I argue that we need more of a culture-shift in how we think about the relevance of the arts and specifically diversity – in Canada and England. On stage, we need to reflect our contemporary society with exceptional artistry – but if the side argument is that there isn’t a pool of artists to draw on, then let’s make more opportunities for young people to see a progression route to became an artist.

Let’s be creative and think about how we reflect the face of our community participants, our audience members and our society in our programming on and off the stage. Let’s choose female conductors, designers and directors because they are excellent – not just because they are women. And artists of colour, and Aboriginal artists and artists who live with disability. Let’s publicly talk about the relevance of art and show its relevance! With Canada still so dependent on immigration for labour growth and population growth, some immigrant groups don’t see the arts as a profession. It’s perceived as a hobby. Let’s change that perception.

Let’s make it possible for the next generation to make a living in the arts in Canada!

Canadian artists work incredibly hard, but there is very little infrastructure to support their career unless they are ’emerging’ or ‘established’. Grants are an important tool, but what about child care provision, pension, disability insurance if they get sick and can’t work? You want more artists, show the progression route, show that you can have a family and pursue an artistic career without some socio-economic leg up.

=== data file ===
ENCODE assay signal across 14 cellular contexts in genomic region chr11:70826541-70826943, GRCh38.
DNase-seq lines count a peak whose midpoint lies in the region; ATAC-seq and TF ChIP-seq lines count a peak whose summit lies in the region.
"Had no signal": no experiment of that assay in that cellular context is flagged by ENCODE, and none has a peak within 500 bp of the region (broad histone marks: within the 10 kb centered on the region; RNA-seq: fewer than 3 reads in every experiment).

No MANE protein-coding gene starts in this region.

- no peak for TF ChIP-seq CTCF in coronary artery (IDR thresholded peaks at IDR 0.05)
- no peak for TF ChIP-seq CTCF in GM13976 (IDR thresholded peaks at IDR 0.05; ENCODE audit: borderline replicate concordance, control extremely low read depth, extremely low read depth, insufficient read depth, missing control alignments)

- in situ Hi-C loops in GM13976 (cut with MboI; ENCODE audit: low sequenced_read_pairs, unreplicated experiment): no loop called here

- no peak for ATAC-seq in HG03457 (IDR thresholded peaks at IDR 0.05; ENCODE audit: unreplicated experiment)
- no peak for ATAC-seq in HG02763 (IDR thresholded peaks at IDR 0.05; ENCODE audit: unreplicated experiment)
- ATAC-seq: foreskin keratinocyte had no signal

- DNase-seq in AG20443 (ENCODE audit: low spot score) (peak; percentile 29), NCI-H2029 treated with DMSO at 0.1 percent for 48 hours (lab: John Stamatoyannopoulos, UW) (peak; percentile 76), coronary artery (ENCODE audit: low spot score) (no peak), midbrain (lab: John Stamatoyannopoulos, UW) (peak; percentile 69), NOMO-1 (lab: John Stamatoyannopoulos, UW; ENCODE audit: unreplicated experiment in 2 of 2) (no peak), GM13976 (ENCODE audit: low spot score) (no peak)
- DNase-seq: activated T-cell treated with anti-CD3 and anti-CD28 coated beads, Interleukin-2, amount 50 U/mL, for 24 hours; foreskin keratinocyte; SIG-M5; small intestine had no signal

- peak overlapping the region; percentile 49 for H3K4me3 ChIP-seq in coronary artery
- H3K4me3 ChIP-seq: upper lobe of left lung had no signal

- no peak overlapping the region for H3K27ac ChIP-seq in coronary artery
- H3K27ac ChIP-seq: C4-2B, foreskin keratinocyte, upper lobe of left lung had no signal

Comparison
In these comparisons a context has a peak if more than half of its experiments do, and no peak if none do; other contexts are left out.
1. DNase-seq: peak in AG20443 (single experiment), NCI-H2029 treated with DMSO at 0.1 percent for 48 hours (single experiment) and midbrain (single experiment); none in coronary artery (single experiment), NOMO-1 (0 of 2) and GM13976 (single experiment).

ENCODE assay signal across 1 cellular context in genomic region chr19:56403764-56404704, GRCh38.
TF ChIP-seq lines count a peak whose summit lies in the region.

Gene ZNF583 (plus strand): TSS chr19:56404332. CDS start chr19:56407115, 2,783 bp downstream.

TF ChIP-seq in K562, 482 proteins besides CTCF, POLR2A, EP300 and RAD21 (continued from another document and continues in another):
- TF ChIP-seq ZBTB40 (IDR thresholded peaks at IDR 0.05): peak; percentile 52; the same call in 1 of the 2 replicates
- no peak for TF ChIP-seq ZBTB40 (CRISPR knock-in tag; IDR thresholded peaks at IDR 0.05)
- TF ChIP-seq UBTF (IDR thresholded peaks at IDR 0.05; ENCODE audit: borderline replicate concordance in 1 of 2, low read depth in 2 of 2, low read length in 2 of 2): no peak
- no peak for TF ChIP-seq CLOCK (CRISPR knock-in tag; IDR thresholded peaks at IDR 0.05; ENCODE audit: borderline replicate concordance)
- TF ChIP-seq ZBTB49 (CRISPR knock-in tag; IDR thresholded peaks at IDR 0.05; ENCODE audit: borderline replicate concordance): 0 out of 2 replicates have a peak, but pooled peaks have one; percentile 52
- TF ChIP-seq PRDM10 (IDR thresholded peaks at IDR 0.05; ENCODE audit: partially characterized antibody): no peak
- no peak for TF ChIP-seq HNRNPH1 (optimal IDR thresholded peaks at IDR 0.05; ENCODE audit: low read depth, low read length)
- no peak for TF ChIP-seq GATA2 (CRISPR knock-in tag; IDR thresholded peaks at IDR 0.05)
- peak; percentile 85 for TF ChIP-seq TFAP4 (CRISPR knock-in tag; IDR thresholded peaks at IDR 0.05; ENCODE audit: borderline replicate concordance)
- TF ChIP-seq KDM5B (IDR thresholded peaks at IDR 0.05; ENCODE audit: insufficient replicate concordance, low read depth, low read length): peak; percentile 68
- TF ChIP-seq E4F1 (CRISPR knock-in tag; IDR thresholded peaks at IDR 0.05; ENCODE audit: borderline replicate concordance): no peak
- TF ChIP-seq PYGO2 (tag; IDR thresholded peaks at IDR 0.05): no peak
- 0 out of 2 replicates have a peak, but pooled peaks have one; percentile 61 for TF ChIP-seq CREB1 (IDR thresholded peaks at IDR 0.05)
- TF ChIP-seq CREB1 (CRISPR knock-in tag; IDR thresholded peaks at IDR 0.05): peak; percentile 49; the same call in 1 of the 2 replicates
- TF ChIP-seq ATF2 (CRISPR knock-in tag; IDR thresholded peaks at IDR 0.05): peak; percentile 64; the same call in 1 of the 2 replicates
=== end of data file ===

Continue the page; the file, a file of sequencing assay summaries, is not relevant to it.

Let’s reflect our society on and off stage. Let’s keep questioning.

Update: Partner for ILHC

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Many people read and shared my post about my search for a partner for the International Lindy Hop Championships. I was slightly overwhelmed by the response.

I had dozens of followers email me to say that would never have the courage to ask publicly for a dance partner. I received the most thoughtful emails and Facebook messages from male and female leaders wanting to push their dancing and declaring their willingness to train and put some art out there in August. Some sounded like job applications (which was surprising) and some caused me to tear up from their thoughtfulness and kindness.

And where did I get too…
1. I had several offers from some leads I LOVE dancing with and some good conversations about working together.
2. I thought about pursuing a Pro-Am because it would challenge me to work on my own dancing and get expert input.
3. I thought really long and hard about what I want to offer the lindy hop community and what my strengths are in the short to medium term and beyond.

But it looks like I may not going to go to ILHC this year and even if I did, I’d probably only do the Jack and Jill and Strictly.

The money, the time and the resources I would have put into ILHC this year went into securing my future in a country and city I love.

When you want to live somewhere and don’t have the legal grounds to stay beyond are a certain time in that place you feel constantly ill at ease. Unsettled. In flux. I spent many hours trying for a goal that seemed wild and somewhat unrealistic. I spent more money then I expected, more time then I expected and missed a flight or two in the process (talk about #lindyhoplife).